Mechanism of action for angiogenesis inhibitor Borrelidin discovered
Originally identified as an active molecule against the Borrelia species, Borrelidin has since been described as a selective inhibitor of threonyl tRNA synthetase (ThrRS). More recent research has found that Borrelidin (also called Treponemycin, Antibiotic U 78548 or C2989) induces the collapse of newly formed capillary tubules, exhibits anti-bacterial, -malarial, -insecticidal activities, and displays a potent anti-VEGF induced angiogenic activity (IC50=0.8 nM).
There was much excitement earlier this year when, 48 years after its discovery, Fang P. et al. came out with a study describing the mechanism of action of angiogenesis inhibitor Borrelidin. (1)
Pr. Min Guo (Scripps Research Institute in Florida) has uncovered the details of its unique mechanism of binding and inhibition.
Using X-ray crystallography, Pr. Guo and his co-workers showed that Borrelidin simultaneously binds to four distinct sites in the catalytic domain of ThrRS including the three substrate binding sites for ATP, aminoacid and tRNA as well as a fourth orthogonal site created as a consequence of binding. This surprising natural design results in a potent and redundant mechanism for quadrivalent inhibition of ThrRS during protein synthesis.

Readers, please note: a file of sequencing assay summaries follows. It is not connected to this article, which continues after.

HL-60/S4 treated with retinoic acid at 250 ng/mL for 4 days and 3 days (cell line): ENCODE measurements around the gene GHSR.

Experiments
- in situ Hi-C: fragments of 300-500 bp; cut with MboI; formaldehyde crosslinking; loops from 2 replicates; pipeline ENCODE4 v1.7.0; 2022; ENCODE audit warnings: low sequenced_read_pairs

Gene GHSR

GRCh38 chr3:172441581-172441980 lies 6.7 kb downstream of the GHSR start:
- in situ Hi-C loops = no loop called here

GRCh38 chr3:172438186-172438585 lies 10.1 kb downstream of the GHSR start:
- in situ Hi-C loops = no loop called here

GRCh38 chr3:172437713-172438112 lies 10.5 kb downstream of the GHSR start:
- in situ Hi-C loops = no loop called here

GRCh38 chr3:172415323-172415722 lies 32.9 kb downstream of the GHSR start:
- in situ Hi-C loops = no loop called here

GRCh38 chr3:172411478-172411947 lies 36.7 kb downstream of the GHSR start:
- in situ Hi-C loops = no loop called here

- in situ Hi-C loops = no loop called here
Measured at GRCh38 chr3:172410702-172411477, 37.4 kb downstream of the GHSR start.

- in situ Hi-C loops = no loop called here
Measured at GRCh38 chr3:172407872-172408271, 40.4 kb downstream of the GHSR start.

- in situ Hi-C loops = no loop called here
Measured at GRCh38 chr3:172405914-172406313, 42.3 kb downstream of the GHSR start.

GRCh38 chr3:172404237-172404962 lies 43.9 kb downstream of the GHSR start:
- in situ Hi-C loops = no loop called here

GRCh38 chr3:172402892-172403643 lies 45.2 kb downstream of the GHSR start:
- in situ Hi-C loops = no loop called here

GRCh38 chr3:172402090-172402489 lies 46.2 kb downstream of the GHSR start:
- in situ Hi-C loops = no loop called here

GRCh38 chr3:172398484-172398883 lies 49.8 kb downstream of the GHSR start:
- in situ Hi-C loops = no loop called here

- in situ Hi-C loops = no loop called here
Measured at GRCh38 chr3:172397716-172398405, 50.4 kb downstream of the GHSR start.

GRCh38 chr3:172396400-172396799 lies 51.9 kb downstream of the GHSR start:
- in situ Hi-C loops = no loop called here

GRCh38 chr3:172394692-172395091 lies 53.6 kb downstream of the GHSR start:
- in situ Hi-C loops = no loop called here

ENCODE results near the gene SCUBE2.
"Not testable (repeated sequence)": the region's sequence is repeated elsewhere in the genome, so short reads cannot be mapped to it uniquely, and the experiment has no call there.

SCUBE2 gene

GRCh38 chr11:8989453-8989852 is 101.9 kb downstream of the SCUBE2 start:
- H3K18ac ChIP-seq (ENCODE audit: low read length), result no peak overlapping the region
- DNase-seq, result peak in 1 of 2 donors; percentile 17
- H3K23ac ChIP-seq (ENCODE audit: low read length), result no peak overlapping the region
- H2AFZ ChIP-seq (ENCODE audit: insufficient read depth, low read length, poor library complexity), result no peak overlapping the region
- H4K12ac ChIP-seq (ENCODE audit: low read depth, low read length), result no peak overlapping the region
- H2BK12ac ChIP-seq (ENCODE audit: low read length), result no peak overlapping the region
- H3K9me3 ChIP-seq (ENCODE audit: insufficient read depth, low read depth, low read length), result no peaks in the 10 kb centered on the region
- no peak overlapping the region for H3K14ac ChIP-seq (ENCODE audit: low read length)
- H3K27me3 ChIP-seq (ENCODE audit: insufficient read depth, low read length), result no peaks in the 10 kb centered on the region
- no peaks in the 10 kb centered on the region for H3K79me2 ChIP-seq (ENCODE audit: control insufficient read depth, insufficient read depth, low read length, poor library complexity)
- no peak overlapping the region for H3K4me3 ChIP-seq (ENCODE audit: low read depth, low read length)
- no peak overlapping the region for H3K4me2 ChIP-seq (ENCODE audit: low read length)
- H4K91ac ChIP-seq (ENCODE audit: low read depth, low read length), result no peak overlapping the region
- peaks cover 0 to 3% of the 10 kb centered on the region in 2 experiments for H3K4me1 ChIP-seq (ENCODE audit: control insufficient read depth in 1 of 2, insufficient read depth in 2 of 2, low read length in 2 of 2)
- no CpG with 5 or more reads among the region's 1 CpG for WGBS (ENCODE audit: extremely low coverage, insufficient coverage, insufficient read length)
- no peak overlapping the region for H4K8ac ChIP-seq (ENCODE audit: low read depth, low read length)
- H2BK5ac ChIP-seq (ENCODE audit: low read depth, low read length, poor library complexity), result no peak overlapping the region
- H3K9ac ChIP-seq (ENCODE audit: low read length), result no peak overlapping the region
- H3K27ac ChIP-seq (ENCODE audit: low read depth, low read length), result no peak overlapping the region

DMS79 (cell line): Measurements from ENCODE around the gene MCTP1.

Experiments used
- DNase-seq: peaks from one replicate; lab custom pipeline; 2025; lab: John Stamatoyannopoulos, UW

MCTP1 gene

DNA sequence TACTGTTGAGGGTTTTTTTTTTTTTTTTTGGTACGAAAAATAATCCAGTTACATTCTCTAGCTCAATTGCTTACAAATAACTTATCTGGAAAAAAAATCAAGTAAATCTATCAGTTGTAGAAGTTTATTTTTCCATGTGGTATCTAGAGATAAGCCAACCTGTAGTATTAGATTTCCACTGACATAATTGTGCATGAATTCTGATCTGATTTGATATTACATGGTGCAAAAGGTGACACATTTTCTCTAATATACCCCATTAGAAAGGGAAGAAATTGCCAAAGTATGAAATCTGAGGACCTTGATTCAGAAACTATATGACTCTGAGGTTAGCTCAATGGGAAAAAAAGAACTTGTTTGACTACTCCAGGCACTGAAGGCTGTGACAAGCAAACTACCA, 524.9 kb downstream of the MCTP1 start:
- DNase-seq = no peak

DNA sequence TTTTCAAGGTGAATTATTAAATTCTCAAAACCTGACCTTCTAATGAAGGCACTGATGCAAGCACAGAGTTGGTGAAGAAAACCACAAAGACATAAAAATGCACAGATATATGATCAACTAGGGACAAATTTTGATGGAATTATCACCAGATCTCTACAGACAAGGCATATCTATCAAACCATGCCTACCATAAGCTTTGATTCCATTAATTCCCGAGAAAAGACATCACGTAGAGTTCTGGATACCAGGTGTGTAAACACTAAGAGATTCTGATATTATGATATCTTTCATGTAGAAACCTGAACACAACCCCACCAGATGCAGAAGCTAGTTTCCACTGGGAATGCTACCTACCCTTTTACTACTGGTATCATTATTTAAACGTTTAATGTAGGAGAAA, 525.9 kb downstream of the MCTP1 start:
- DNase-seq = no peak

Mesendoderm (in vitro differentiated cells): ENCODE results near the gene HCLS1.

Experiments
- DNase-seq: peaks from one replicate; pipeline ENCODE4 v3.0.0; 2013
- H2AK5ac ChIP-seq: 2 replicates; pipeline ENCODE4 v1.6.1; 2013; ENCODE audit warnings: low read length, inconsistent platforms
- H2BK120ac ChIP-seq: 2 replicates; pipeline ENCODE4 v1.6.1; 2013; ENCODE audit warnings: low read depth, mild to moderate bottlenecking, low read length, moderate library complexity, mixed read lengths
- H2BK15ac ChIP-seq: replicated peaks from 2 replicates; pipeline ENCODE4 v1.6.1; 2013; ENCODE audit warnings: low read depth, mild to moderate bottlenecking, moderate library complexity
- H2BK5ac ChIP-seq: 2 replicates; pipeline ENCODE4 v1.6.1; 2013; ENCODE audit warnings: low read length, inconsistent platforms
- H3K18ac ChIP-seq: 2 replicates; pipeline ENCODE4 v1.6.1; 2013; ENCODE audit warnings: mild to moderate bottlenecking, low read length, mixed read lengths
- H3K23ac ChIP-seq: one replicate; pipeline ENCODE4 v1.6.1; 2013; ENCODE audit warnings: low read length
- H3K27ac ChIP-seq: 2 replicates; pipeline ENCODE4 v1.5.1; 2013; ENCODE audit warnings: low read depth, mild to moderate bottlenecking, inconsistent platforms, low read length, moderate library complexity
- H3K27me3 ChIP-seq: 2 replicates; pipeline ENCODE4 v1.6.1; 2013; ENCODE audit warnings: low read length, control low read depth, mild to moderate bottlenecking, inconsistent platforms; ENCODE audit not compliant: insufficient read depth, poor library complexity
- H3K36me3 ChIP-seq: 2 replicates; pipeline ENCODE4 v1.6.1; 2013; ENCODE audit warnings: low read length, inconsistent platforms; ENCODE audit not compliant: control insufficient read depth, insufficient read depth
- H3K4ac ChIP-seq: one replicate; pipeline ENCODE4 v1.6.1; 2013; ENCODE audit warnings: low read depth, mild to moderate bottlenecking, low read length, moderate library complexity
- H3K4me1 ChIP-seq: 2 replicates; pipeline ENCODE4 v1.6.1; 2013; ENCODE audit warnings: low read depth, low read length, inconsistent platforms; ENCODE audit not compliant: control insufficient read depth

Its unique mechanism of action together with its high ThrRS inibiting activity make Borrelidin a promising candidate for therapeutic applications and research programs related to infectious and immune diseases as well as oncology. For this latter purpose, Focus Biomolecules supplies stock quantities (Fermentation product from Streptomyces sp. – 1 mg) as well as bulk of Borrelidin for research use only (>98% by HPLC).
(1) Fang P. et al. “Structural basis for full-spectrum inhibition of translational functions on a tRNA synthetase” (2015) Nature Communications; 6:6402. DOI: 10.1038/ncomms7402.